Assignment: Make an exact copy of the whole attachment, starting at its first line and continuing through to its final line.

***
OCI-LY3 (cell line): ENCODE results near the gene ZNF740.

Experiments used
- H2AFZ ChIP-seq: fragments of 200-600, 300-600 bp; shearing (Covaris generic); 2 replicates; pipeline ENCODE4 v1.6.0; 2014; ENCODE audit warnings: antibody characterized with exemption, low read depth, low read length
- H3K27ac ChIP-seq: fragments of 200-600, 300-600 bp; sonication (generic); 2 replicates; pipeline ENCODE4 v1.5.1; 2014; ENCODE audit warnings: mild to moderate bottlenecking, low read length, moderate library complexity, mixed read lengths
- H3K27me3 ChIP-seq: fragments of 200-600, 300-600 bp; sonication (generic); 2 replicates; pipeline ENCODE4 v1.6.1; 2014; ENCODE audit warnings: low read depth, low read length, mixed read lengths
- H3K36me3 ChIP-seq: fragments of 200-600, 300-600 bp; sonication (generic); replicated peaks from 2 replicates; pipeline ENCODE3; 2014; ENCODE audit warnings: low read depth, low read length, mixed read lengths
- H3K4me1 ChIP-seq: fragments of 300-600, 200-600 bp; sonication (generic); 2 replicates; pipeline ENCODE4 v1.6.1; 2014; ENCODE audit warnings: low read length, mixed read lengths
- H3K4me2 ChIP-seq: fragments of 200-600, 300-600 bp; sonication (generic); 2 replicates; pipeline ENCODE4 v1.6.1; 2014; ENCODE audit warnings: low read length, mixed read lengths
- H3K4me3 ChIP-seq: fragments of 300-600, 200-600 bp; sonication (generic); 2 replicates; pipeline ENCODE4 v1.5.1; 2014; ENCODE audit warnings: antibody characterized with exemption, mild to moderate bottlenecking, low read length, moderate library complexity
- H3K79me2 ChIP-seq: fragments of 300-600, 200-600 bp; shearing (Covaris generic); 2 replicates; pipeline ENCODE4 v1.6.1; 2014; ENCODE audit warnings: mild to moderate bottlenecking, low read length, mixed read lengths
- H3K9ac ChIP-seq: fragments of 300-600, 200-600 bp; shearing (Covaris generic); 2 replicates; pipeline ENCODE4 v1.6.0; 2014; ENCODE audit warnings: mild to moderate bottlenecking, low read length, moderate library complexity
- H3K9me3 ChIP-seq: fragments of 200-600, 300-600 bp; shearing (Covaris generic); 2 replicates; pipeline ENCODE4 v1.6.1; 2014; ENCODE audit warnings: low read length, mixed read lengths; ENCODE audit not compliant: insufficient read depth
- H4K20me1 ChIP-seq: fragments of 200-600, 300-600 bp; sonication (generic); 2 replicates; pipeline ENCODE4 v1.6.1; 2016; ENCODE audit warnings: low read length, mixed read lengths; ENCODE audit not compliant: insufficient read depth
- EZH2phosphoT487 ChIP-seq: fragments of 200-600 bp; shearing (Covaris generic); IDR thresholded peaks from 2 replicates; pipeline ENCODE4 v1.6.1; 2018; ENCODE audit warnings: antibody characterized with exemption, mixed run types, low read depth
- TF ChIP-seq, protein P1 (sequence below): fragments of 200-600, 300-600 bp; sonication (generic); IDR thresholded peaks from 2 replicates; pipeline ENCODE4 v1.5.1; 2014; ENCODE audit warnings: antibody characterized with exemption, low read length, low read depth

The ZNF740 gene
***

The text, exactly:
OCI-LY3 (cell line): ENCODE results near the gene ZNF740.

Experiments used
- H2AFZ ChIP-seq: fragments of 200-600, 300-600 bp; shearing (Covaris generic); 2 replicates; pipeline ENCODE4 v1.6.0; 2014; ENCODE audit warnings: antibody characterized with exemption, low read depth, low read length
- H3K27ac ChIP-seq: fragments of 200-600, 300-600 bp; sonication (generic); 2 replicates; pipeline ENCODE4 v1.5.1; 2014; ENCODE audit warnings: mild to moderate bottlenecking, low read length, moderate library complexity, mixed read lengths
- H3K27me3 ChIP-seq: fragments of 200-600, 300-600 bp; sonication (generic); 2 replicates; pipeline ENCODE4 v1.6.1; 2014; ENCODE audit warnings: low read depth, low read length, mixed read lengths
- H3K36me3 ChIP-seq: fragments of 200-600, 300-600 bp; sonication (generic); replicated peaks from 2 replicates; pipeline ENCODE3; 2014; ENCODE audit warnings: low read depth, low read length, mixed read lengths
- H3K4me1 ChIP-seq: fragments of 300-600, 200-600 bp; sonication (generic); 2 replicates; pipeline ENCODE4 v1.6.1; 2014; ENCODE audit warnings: low read length, mixed read lengths
- H3K4me2 ChIP-seq: fragments of 200-600, 300-600 bp; sonication (generic); 2 replicates; pipeline ENCODE4 v1.6.1; 2014; ENCODE audit warnings: low read length, mixed read lengths
- H3K4me3 ChIP-seq: fragments of 300-600, 200-600 bp; sonication (generic); 2 replicates; pipeline ENCODE4 v1.5.1; 2014; ENCODE audit warnings: antibody characterized with exemption, mild to moderate bottlenecking, low read length, moderate library complexity
- H3K79me2 ChIP-seq: fragments of 300-600, 200-600 bp; shearing (Covaris generic); 2 replicates; pipeline ENCODE4 v1.6.1; 2014; ENCODE audit warnings: mild to moderate bottlenecking, low read length, mixed read lengths
- H3K9ac ChIP-seq: fragments of 300-600, 200-600 bp; shearing (Covaris generic); 2 replicates; pipeline ENCODE4 v1.6.0; 2014; ENCODE audit warnings: mild to moderate bottlenecking, low read length, moderate library complexity
- H3K9me3 ChIP-seq: fragments of 200-600, 300-600 bp; shearing (Covaris generic); 2 replicates; pipeline ENCODE4 v1.6.1; 2014; ENCODE audit warnings: low read length, mixed read lengths; ENCODE audit not compliant: insufficient read depth
- H4K20me1 ChIP-seq: fragments of 200-600, 300-600 bp; sonication (generic); 2 replicates; pipeline ENCODE4 v1.6.1; 2016; ENCODE audit warnings: low read length, mixed read lengths; ENCODE audit not compliant: insufficient read depth
- EZH2phosphoT487 ChIP-seq: fragments of 200-600 bp; shearing (Covaris generic); IDR thresholded peaks from 2 replicates; pipeline ENCODE4 v1.6.1; 2018; ENCODE audit warnings: antibody characterized with exemption, mixed run types, low read depth
- TF ChIP-seq, protein P1 (sequence below): fragments of 200-600, 300-600 bp; sonication (generic); IDR thresholded peaks from 2 replicates; pipeline ENCODE4 v1.5.1; 2014; ENCODE audit warnings: antibody characterized with exemption, low read length, low read depth

The ZNF740 gene